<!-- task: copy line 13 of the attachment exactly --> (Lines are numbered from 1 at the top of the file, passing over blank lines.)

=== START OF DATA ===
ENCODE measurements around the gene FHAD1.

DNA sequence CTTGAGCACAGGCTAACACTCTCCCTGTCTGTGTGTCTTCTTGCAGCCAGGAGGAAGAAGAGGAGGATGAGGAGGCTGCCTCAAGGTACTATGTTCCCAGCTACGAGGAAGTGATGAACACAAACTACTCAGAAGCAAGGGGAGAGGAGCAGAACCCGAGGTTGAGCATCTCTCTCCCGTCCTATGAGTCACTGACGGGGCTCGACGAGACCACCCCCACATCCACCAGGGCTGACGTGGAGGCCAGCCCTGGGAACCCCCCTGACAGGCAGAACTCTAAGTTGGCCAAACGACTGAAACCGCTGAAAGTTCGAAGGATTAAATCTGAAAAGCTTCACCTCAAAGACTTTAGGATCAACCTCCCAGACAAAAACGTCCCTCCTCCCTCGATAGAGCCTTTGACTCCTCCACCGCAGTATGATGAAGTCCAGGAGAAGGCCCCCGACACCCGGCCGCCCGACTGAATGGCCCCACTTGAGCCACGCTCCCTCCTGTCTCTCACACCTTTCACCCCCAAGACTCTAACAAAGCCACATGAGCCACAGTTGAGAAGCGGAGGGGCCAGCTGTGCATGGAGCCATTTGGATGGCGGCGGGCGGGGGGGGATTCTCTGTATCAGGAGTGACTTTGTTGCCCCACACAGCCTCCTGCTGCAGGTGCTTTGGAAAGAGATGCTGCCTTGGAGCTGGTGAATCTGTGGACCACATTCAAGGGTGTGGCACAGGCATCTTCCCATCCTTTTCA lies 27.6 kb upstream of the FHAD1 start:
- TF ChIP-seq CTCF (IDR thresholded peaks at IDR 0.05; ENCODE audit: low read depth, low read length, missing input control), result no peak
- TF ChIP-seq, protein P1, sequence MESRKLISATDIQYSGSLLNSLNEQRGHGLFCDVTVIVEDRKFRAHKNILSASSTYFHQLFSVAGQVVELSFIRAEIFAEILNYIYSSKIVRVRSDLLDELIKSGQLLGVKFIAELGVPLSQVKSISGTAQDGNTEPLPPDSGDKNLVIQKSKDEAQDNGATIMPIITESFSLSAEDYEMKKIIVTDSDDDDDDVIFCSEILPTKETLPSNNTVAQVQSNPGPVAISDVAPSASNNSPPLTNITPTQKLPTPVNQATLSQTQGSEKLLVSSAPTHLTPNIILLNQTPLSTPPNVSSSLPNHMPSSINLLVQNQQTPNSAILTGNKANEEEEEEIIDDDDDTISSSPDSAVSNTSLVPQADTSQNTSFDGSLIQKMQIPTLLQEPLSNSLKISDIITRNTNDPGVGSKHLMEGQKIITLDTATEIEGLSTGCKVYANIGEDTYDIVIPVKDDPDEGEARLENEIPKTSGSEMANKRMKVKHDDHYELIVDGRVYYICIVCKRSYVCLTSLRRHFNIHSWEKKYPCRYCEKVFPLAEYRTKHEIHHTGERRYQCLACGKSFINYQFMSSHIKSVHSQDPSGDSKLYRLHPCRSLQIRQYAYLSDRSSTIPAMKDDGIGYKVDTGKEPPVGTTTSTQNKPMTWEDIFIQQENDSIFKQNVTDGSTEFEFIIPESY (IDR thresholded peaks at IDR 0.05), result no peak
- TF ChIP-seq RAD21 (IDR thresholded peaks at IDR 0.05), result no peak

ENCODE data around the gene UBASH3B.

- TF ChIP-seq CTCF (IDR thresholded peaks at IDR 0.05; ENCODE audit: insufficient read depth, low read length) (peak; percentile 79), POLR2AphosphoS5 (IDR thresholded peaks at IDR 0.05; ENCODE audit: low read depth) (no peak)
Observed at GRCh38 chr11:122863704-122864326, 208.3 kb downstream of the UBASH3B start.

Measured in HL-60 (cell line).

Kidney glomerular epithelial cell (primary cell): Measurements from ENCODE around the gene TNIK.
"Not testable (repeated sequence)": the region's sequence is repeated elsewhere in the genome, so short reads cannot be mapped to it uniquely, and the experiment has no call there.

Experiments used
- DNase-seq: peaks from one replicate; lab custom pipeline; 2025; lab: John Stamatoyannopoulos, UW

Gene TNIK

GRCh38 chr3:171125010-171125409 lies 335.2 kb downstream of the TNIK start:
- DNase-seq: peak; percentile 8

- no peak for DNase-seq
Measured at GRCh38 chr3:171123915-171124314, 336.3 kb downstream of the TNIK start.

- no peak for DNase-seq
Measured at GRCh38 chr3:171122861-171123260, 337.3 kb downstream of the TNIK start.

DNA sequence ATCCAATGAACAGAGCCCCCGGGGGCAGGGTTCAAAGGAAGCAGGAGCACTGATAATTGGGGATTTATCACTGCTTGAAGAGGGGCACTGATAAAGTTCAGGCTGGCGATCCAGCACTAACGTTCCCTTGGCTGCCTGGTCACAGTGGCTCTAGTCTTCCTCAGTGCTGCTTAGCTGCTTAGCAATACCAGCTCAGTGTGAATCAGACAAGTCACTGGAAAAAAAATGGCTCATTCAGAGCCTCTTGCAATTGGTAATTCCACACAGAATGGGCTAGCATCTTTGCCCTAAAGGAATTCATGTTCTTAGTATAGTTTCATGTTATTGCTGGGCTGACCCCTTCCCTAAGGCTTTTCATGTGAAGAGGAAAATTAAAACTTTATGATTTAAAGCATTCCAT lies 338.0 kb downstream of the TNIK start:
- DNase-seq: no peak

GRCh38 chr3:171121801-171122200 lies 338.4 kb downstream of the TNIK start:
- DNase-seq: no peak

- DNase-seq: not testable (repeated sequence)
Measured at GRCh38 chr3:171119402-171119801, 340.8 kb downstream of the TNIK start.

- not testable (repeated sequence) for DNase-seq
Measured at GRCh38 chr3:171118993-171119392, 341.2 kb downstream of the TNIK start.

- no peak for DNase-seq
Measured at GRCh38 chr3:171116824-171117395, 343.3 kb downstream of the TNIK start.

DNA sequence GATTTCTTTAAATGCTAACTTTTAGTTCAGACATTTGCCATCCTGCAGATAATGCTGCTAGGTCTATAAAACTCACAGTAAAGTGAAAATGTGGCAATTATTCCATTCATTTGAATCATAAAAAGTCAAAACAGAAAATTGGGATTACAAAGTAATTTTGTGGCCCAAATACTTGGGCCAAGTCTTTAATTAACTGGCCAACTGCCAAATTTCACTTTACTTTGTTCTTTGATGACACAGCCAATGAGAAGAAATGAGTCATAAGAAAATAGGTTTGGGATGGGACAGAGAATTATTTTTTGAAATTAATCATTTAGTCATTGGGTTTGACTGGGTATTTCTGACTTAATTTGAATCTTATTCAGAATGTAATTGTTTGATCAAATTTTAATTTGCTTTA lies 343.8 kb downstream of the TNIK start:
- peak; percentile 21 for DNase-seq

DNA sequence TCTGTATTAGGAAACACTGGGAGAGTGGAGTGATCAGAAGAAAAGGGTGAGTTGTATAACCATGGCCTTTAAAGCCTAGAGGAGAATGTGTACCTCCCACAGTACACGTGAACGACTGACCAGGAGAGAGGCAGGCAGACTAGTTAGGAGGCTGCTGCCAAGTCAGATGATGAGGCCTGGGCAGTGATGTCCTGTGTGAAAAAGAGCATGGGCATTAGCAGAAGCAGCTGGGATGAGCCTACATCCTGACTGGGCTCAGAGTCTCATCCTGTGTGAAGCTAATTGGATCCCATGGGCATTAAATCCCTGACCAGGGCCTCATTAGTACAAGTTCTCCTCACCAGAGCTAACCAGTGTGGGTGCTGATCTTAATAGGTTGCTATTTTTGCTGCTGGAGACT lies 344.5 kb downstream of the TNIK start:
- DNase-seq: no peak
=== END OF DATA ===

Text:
- DNase-seq: peaks from one replicate; lab custom pipeline; 2025; lab: John Stamatoyannopoulos, UW